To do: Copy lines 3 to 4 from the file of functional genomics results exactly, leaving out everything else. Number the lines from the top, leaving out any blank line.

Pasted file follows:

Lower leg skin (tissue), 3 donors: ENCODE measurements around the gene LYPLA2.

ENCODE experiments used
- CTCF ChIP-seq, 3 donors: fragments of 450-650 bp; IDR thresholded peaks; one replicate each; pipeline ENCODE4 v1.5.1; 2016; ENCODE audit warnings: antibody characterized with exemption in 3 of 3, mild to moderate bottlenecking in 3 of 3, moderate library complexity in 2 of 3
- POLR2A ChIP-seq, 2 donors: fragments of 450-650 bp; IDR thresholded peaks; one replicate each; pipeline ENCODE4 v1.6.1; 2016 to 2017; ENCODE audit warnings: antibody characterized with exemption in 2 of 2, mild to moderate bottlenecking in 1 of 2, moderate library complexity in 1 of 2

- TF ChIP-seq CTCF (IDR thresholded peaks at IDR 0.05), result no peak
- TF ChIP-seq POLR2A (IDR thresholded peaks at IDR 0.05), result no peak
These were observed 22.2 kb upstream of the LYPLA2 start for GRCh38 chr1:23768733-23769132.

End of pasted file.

- CTCF ChIP-seq, 3 donors: fragments of 450-650 bp; IDR thresholded peaks; one replicate each; pipeline ENCODE4 v1.5.1; 2016; ENCODE audit warnings: antibody characterized with exemption in 3 of 3, mild to moderate bottlenecking in 3 of 3, moderate library complexity in 2 of 3
- POLR2A ChIP-seq, 2 donors: fragments of 450-650 bp; IDR thresholded peaks; one replicate each; pipeline ENCODE4 v1.6.1; 2016 to 2017; ENCODE audit warnings: antibody characterized with exemption in 2 of 2, mild to moderate bottlenecking in 1 of 2, moderate library complexity in 1 of 2